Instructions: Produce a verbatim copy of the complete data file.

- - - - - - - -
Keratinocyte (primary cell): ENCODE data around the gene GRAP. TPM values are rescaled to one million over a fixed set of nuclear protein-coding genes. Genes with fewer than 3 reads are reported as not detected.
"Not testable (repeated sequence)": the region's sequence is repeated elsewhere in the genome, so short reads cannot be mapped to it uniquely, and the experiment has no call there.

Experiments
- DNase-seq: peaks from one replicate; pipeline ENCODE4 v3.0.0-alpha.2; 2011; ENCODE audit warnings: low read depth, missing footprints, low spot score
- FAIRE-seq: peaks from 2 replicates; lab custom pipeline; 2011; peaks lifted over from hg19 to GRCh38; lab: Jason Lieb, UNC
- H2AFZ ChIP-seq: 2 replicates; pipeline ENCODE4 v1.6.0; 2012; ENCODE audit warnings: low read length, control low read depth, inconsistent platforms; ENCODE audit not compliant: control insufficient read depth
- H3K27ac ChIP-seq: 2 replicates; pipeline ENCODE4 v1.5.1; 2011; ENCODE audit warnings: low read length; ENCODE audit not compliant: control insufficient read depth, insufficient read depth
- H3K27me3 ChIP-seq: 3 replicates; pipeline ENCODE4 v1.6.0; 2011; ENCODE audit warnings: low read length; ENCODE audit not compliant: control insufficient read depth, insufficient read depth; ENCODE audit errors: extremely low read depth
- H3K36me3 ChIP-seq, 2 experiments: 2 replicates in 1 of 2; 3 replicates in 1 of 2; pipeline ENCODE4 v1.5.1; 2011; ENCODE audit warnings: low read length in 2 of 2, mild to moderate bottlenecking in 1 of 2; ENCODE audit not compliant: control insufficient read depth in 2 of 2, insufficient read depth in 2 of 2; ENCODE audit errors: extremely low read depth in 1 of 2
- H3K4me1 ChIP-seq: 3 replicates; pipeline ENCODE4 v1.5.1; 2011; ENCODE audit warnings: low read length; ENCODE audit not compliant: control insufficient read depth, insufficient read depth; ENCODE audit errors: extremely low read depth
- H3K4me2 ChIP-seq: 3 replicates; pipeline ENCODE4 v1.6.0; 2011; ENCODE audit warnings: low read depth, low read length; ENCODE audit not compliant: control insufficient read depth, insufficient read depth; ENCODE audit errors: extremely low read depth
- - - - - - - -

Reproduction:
Keratinocyte (primary cell): ENCODE data around the gene GRAP. TPM values are rescaled to one million over a fixed set of nuclear protein-coding genes. Genes with fewer than 3 reads are reported as not detected.
"Not testable (repeated sequence)": the region's sequence is repeated elsewhere in the genome, so short reads cannot be mapped to it uniquely, and the experiment has no call there.

Experiments
- DNase-seq: peaks from one replicate; pipeline ENCODE4 v3.0.0-alpha.2; 2011; ENCODE audit warnings: low read depth, missing footprints, low spot score
- FAIRE-seq: peaks from 2 replicates; lab custom pipeline; 2011; peaks lifted over from hg19 to GRCh38; lab: Jason Lieb, UNC
- H2AFZ ChIP-seq: 2 replicates; pipeline ENCODE4 v1.6.0; 2012; ENCODE audit warnings: low read length, control low read depth, inconsistent platforms; ENCODE audit not compliant: control insufficient read depth
- H3K27ac ChIP-seq: 2 replicates; pipeline ENCODE4 v1.5.1; 2011; ENCODE audit warnings: low read length; ENCODE audit not compliant: control insufficient read depth, insufficient read depth
- H3K27me3 ChIP-seq: 3 replicates; pipeline ENCODE4 v1.6.0; 2011; ENCODE audit warnings: low read length; ENCODE audit not compliant: control insufficient read depth, insufficient read depth; ENCODE audit errors: extremely low read depth
- H3K36me3 ChIP-seq, 2 experiments: 2 replicates in 1 of 2; 3 replicates in 1 of 2; pipeline ENCODE4 v1.5.1; 2011; ENCODE audit warnings: low read length in 2 of 2, mild to moderate bottlenecking in 1 of 2; ENCODE audit not compliant: control insufficient read depth in 2 of 2, insufficient read depth in 2 of 2; ENCODE audit errors: extremely low read depth in 1 of 2
- H3K4me1 ChIP-seq: 3 replicates; pipeline ENCODE4 v1.5.1; 2011; ENCODE audit warnings: low read length; ENCODE audit not compliant: control insufficient read depth, insufficient read depth; ENCODE audit errors: extremely low read depth
- H3K4me2 ChIP-seq: 3 replicates; pipeline ENCODE4 v1.6.0; 2011; ENCODE audit warnings: low read depth, low read length; ENCODE audit not compliant: control insufficient read depth, insufficient read depth; ENCODE audit errors: extremely low read depth